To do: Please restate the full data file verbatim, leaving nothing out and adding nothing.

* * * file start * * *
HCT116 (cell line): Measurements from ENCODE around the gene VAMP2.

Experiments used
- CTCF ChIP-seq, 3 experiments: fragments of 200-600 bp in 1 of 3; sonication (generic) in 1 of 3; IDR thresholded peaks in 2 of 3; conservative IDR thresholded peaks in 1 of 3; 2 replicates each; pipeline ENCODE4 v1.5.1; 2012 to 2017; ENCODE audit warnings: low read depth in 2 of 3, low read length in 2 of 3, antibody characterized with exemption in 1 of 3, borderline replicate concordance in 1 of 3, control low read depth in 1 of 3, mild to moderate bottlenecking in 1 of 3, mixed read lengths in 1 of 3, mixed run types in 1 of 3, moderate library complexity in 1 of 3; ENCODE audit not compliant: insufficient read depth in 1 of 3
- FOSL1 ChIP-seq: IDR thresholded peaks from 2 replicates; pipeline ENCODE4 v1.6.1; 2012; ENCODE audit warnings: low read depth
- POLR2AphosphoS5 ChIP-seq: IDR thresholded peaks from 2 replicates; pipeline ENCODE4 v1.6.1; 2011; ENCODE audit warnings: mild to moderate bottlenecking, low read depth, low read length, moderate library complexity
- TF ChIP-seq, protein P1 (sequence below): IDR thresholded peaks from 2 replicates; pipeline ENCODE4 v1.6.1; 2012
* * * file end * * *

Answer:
HCT116 (cell line): Measurements from ENCODE around the gene VAMP2.

Experiments used
- CTCF ChIP-seq, 3 experiments: fragments of 200-600 bp in 1 of 3; sonication (generic) in 1 of 3; IDR thresholded peaks in 2 of 3; conservative IDR thresholded peaks in 1 of 3; 2 replicates each; pipeline ENCODE4 v1.5.1; 2012 to 2017; ENCODE audit warnings: low read depth in 2 of 3, low read length in 2 of 3, antibody characterized with exemption in 1 of 3, borderline replicate concordance in 1 of 3, control low read depth in 1 of 3, mild to moderate bottlenecking in 1 of 3, mixed read lengths in 1 of 3, mixed run types in 1 of 3, moderate library complexity in 1 of 3; ENCODE audit not compliant: insufficient read depth in 1 of 3
- FOSL1 ChIP-seq: IDR thresholded peaks from 2 replicates; pipeline ENCODE4 v1.6.1; 2012; ENCODE audit warnings: low read depth
- POLR2AphosphoS5 ChIP-seq: IDR thresholded peaks from 2 replicates; pipeline ENCODE4 v1.6.1; 2011; ENCODE audit warnings: mild to moderate bottlenecking, low read depth, low read length, moderate library complexity
- TF ChIP-seq, protein P1 (sequence below): IDR thresholded peaks from 2 replicates; pipeline ENCODE4 v1.6.1; 2012